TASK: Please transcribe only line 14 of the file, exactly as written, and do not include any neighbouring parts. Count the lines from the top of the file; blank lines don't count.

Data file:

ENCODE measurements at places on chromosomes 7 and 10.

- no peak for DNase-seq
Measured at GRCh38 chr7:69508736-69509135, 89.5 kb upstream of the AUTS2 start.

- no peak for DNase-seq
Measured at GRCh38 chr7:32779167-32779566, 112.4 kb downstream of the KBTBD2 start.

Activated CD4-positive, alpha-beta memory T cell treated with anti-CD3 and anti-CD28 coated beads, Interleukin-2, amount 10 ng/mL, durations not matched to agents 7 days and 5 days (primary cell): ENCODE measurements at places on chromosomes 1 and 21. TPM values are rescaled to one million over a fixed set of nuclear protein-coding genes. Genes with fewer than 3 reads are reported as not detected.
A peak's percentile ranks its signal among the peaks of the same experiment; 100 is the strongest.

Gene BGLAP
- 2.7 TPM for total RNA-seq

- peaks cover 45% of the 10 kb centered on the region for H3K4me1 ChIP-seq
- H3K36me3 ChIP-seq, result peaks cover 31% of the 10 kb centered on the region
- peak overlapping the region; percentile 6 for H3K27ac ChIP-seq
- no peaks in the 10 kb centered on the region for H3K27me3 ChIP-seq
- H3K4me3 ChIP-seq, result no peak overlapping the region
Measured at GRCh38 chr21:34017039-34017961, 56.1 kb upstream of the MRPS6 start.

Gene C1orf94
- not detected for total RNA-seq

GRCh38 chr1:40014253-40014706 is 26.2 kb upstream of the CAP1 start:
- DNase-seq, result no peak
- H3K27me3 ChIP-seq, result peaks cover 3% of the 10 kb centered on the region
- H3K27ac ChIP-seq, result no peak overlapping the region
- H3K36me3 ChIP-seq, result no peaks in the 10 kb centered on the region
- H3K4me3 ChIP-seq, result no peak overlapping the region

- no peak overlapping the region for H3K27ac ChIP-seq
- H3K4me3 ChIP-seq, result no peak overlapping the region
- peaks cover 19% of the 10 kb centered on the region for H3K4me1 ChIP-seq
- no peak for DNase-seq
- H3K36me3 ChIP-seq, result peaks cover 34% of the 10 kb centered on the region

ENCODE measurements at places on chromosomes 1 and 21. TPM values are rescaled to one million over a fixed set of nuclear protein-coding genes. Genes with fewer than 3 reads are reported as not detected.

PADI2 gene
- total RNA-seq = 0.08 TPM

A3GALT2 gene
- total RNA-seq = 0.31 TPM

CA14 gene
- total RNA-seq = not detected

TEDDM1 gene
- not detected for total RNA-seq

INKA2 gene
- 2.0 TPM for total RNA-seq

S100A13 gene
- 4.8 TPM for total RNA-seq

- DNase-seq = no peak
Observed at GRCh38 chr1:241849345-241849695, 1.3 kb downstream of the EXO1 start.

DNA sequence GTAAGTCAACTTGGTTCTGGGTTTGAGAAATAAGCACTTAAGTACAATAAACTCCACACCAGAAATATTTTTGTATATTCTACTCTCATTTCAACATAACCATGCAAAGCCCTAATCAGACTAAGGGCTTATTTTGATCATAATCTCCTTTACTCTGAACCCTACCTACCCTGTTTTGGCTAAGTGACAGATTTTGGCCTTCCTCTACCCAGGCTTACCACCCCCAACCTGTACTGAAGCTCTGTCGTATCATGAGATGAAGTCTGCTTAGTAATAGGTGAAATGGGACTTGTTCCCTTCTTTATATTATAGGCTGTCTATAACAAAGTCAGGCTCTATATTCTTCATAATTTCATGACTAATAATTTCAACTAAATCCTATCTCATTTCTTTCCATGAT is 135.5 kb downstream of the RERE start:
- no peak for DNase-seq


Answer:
- H3K4me3 ChIP-seq, result no peak overlapping the region